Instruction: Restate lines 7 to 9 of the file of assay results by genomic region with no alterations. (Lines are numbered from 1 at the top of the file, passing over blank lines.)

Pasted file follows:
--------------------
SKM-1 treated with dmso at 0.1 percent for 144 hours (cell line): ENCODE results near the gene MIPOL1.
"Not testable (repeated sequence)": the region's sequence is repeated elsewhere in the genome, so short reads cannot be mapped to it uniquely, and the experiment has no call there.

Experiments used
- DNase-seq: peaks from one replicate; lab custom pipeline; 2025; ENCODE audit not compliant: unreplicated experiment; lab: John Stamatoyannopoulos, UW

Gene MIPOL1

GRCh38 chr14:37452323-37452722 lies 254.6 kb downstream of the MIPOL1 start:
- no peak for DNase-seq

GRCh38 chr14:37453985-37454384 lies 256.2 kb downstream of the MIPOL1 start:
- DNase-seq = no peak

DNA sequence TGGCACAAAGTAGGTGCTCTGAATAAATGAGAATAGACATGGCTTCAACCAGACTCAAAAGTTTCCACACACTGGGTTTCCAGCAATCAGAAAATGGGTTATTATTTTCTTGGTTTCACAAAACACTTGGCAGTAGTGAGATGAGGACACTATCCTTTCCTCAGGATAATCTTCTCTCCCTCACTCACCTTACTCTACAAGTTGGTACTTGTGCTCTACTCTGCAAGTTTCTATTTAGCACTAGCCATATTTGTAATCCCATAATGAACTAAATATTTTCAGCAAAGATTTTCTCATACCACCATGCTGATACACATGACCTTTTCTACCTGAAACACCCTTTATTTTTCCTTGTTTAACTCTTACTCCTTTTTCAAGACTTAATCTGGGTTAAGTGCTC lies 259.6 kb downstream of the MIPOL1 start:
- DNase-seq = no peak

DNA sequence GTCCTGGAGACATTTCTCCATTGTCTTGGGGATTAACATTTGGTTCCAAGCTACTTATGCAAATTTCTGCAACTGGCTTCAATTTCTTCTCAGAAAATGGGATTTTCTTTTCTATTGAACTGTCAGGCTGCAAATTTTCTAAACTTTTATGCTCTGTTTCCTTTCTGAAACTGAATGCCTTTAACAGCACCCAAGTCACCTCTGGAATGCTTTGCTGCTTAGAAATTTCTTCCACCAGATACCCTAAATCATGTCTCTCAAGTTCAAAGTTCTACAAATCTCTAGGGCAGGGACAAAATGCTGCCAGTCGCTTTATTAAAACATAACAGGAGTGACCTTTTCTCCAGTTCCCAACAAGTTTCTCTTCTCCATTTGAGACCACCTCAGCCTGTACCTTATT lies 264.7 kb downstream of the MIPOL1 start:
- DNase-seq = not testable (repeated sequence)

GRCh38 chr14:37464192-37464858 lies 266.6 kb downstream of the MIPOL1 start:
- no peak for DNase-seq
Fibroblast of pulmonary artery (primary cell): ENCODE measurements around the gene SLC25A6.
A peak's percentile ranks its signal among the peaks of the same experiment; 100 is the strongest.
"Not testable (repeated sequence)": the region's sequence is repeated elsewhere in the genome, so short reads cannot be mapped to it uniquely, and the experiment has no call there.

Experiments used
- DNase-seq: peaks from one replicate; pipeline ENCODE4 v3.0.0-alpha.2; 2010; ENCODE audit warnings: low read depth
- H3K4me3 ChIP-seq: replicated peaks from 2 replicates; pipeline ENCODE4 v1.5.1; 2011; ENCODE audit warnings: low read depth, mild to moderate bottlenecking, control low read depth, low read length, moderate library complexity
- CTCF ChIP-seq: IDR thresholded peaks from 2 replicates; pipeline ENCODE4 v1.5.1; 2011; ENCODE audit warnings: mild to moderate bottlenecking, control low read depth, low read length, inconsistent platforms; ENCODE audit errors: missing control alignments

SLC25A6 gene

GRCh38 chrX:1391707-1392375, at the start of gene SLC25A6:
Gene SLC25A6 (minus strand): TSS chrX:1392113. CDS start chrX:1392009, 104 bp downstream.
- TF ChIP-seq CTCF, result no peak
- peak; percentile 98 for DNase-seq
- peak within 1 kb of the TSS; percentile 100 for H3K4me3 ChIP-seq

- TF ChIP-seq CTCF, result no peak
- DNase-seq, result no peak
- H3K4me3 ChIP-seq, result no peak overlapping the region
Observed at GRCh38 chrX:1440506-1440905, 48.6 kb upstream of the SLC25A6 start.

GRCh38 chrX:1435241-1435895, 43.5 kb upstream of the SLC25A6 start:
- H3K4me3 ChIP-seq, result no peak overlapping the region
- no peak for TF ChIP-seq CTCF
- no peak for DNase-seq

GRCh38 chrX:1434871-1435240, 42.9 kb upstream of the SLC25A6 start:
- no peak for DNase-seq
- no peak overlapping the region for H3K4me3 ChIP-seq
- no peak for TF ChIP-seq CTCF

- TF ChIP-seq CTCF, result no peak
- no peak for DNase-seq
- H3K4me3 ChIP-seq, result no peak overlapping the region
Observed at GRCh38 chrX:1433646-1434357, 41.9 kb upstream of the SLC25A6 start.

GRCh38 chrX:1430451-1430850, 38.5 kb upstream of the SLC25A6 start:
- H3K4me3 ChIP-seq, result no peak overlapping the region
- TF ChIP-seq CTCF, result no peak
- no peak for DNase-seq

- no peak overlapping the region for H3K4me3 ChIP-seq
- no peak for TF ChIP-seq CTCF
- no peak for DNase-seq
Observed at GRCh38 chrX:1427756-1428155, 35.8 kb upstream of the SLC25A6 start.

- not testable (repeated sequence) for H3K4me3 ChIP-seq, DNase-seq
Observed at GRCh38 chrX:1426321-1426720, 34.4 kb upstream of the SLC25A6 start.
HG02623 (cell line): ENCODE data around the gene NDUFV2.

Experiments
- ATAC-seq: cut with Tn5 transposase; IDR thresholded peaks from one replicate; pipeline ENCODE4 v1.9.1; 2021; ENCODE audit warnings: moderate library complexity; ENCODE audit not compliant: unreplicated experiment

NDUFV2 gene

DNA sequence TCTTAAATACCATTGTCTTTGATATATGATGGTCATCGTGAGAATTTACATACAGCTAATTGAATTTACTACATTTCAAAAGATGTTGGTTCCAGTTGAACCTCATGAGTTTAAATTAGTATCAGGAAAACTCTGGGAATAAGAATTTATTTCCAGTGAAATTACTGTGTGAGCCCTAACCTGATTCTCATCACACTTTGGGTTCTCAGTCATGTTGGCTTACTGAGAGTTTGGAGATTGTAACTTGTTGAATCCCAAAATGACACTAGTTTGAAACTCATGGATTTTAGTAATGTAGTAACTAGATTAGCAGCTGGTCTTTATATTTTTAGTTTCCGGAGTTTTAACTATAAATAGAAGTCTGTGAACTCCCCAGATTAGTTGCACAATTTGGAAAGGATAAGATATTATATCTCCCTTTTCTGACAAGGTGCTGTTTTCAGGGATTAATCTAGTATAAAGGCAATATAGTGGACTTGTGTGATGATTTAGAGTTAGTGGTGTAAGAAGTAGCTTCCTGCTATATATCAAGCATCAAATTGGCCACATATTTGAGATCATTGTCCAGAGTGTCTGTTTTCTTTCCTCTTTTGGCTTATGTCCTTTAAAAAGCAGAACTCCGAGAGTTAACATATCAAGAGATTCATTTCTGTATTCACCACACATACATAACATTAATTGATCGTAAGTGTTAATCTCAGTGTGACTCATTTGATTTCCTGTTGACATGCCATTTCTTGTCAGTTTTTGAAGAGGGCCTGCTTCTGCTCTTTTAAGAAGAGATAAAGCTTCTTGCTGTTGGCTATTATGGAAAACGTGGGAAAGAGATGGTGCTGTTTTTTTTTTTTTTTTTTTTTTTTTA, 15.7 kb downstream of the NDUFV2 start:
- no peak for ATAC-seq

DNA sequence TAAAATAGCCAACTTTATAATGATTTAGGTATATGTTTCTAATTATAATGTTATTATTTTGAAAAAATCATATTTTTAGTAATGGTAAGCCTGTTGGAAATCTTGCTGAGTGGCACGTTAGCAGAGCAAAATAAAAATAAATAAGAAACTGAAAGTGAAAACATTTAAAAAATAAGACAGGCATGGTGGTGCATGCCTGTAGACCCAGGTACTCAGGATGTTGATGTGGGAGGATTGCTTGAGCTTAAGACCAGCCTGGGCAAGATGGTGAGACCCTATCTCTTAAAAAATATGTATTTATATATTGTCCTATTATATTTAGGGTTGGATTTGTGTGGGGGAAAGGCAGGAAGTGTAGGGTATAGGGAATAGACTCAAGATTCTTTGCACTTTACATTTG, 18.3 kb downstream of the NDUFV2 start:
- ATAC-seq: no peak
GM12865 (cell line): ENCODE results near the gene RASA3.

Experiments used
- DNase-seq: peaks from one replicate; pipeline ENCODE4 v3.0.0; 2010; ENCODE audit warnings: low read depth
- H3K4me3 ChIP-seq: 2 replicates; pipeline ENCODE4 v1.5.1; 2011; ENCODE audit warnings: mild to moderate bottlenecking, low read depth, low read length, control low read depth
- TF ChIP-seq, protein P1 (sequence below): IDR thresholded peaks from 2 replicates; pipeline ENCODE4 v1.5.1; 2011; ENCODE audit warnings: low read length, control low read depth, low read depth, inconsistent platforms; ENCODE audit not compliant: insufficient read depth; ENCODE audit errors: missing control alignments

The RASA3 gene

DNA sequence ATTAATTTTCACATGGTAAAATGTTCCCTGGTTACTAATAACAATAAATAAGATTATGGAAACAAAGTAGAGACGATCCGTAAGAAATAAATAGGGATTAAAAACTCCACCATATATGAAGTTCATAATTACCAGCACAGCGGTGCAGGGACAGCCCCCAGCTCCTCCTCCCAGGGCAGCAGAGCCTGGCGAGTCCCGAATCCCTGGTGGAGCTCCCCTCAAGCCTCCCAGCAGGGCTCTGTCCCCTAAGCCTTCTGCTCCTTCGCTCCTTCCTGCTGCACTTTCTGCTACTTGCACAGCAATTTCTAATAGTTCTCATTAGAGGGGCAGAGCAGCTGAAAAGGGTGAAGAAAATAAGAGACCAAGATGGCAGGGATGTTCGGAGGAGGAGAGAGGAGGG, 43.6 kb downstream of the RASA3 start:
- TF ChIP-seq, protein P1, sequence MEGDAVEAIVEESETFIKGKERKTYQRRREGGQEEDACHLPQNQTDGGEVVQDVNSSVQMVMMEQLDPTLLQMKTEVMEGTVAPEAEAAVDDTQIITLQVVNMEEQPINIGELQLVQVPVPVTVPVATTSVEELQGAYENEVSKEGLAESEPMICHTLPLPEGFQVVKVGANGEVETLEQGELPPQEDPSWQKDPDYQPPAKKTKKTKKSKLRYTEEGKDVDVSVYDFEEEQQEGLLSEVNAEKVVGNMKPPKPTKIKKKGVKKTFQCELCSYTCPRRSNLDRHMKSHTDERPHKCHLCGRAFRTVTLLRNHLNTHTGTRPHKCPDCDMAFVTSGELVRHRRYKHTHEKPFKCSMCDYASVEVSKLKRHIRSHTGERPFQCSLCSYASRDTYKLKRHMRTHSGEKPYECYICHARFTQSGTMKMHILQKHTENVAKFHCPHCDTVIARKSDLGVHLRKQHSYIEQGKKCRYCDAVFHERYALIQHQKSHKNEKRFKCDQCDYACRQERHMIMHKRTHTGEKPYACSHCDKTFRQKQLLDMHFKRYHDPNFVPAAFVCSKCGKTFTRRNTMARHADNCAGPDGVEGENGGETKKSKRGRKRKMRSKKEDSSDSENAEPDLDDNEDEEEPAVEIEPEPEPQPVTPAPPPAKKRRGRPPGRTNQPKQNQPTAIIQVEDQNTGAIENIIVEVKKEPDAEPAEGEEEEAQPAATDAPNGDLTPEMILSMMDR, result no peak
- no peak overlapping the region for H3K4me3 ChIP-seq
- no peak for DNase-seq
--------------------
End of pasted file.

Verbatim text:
- no peak for DNase-seq

GRCh38 chr14:37453985-37454384 lies 256.2 kb downstream of the MIPOL1 start:
- DNase-seq = no peak